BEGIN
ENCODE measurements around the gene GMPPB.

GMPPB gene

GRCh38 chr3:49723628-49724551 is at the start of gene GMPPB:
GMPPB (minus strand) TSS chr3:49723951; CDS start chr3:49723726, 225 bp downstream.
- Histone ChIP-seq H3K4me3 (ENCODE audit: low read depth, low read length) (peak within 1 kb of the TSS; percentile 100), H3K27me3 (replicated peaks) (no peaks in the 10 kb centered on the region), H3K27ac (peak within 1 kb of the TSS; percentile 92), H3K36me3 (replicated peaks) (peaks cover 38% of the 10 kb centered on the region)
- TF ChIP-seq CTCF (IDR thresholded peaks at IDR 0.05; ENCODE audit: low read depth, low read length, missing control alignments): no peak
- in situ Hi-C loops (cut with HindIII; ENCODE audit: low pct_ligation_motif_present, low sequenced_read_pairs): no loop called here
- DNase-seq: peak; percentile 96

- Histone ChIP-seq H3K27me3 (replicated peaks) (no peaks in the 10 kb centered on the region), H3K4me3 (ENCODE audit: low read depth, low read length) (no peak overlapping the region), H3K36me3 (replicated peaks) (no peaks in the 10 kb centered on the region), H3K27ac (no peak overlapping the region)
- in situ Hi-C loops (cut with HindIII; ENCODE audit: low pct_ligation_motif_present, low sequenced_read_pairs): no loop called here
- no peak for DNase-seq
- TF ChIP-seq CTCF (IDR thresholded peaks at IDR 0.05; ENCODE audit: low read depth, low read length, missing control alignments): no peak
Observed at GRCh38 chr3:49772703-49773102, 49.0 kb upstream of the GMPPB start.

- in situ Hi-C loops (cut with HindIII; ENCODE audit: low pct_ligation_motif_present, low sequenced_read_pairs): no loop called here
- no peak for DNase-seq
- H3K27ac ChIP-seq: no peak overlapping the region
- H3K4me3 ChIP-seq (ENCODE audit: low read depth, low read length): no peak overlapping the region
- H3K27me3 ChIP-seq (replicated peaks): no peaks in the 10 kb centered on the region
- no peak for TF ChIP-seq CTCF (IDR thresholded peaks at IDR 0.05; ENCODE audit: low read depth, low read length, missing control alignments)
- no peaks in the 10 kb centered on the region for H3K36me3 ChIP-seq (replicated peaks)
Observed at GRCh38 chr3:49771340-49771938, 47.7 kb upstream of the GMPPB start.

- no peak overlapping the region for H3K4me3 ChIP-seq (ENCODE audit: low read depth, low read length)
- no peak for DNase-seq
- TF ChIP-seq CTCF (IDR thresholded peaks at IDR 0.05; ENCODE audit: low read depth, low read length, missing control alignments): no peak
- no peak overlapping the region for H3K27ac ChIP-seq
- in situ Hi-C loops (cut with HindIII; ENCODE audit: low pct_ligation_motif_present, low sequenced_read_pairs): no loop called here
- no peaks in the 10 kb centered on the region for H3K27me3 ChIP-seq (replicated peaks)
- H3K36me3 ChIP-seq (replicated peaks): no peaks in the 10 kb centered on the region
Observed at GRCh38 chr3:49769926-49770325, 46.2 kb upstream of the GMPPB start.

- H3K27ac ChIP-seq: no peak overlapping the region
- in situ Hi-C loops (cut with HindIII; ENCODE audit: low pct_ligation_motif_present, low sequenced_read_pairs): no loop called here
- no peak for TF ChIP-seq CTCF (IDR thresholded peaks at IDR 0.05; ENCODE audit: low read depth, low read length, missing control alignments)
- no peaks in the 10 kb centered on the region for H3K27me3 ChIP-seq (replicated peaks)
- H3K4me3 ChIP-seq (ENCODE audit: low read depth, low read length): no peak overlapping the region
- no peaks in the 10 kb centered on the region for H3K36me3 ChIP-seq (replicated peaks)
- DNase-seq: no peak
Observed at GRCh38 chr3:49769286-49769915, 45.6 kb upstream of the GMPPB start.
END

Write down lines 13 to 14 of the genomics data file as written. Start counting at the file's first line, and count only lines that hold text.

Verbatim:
Observed at GRCh38 chr3:49772703-49773102, 49.0 kb upstream of the GMPPB start.

- in situ Hi-C loops (cut with HindIII; ENCODE audit: low pct_ligation_motif_present, low sequenced_read_pairs): no loop called here